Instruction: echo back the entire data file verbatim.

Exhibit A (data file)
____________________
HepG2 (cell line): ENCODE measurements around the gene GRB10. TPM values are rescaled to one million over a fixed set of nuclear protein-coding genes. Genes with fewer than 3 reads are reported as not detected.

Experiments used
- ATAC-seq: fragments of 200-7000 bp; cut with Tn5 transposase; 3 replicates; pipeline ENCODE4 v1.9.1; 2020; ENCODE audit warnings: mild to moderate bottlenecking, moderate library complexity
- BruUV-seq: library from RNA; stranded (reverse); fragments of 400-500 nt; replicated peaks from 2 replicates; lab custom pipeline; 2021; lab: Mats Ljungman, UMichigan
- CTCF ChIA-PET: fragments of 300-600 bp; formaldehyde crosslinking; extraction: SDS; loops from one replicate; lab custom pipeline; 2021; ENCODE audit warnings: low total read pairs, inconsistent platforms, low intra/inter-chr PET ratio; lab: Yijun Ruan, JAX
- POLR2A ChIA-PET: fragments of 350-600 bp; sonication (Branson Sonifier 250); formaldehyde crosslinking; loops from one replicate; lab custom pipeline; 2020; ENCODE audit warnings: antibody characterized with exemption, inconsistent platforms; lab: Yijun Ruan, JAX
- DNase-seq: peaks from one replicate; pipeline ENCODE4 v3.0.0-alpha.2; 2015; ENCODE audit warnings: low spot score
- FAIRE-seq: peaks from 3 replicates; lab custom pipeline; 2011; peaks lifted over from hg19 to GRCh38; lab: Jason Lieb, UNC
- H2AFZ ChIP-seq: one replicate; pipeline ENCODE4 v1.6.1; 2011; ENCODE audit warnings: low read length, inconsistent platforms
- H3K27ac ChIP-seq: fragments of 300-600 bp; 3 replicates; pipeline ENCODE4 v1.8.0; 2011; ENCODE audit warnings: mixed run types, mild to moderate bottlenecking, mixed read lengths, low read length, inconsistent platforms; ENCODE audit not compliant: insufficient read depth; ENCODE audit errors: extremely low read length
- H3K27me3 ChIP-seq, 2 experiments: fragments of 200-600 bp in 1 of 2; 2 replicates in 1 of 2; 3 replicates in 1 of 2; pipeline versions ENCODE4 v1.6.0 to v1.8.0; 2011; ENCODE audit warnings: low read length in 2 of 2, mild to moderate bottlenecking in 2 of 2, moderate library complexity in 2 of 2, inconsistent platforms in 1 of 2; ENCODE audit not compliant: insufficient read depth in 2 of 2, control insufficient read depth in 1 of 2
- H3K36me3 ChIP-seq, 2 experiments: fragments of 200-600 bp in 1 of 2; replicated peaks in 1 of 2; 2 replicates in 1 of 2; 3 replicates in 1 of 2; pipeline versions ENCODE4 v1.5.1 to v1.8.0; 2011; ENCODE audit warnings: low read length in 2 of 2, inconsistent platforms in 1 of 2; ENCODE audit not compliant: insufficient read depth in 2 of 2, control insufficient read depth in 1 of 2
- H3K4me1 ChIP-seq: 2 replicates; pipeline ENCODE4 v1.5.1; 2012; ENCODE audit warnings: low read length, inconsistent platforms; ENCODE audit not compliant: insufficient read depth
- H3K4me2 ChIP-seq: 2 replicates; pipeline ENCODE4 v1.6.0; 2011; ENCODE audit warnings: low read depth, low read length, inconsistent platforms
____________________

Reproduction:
HepG2 (cell line): ENCODE measurements around the gene GRB10. TPM values are rescaled to one million over a fixed set of nuclear protein-coding genes. Genes with fewer than 3 reads are reported as not detected.

Experiments used
- ATAC-seq: fragments of 200-7000 bp; cut with Tn5 transposase; 3 replicates; pipeline ENCODE4 v1.9.1; 2020; ENCODE audit warnings: mild to moderate bottlenecking, moderate library complexity
- BruUV-seq: library from RNA; stranded (reverse); fragments of 400-500 nt; replicated peaks from 2 replicates; lab custom pipeline; 2021; lab: Mats Ljungman, UMichigan
- CTCF ChIA-PET: fragments of 300-600 bp; formaldehyde crosslinking; extraction: SDS; loops from one replicate; lab custom pipeline; 2021; ENCODE audit warnings: low total read pairs, inconsistent platforms, low intra/inter-chr PET ratio; lab: Yijun Ruan, JAX
- POLR2A ChIA-PET: fragments of 350-600 bp; sonication (Branson Sonifier 250); formaldehyde crosslinking; loops from one replicate; lab custom pipeline; 2020; ENCODE audit warnings: antibody characterized with exemption, inconsistent platforms; lab: Yijun Ruan, JAX
- DNase-seq: peaks from one replicate; pipeline ENCODE4 v3.0.0-alpha.2; 2015; ENCODE audit warnings: low spot score
- FAIRE-seq: peaks from 3 replicates; lab custom pipeline; 2011; peaks lifted over from hg19 to GRCh38; lab: Jason Lieb, UNC
- H2AFZ ChIP-seq: one replicate; pipeline ENCODE4 v1.6.1; 2011; ENCODE audit warnings: low read length, inconsistent platforms
- H3K27ac ChIP-seq: fragments of 300-600 bp; 3 replicates; pipeline ENCODE4 v1.8.0; 2011; ENCODE audit warnings: mixed run types, mild to moderate bottlenecking, mixed read lengths, low read length, inconsistent platforms; ENCODE audit not compliant: insufficient read depth; ENCODE audit errors: extremely low read length
- H3K27me3 ChIP-seq, 2 experiments: fragments of 200-600 bp in 1 of 2; 2 replicates in 1 of 2; 3 replicates in 1 of 2; pipeline versions ENCODE4 v1.6.0 to v1.8.0; 2011; ENCODE audit warnings: low read length in 2 of 2, mild to moderate bottlenecking in 2 of 2, moderate library complexity in 2 of 2, inconsistent platforms in 1 of 2; ENCODE audit not compliant: insufficient read depth in 2 of 2, control insufficient read depth in 1 of 2
- H3K36me3 ChIP-seq, 2 experiments: fragments of 200-600 bp in 1 of 2; replicated peaks in 1 of 2; 2 replicates in 1 of 2; 3 replicates in 1 of 2; pipeline versions ENCODE4 v1.5.1 to v1.8.0; 2011; ENCODE audit warnings: low read length in 2 of 2, inconsistent platforms in 1 of 2; ENCODE audit not compliant: insufficient read depth in 2 of 2, control insufficient read depth in 1 of 2
- H3K4me1 ChIP-seq: 2 replicates; pipeline ENCODE4 v1.5.1; 2012; ENCODE audit warnings: low read length, inconsistent platforms; ENCODE audit not compliant: insufficient read depth
- H3K4me2 ChIP-seq: 2 replicates; pipeline ENCODE4 v1.6.0; 2011; ENCODE audit warnings: low read depth, low read length, inconsistent platforms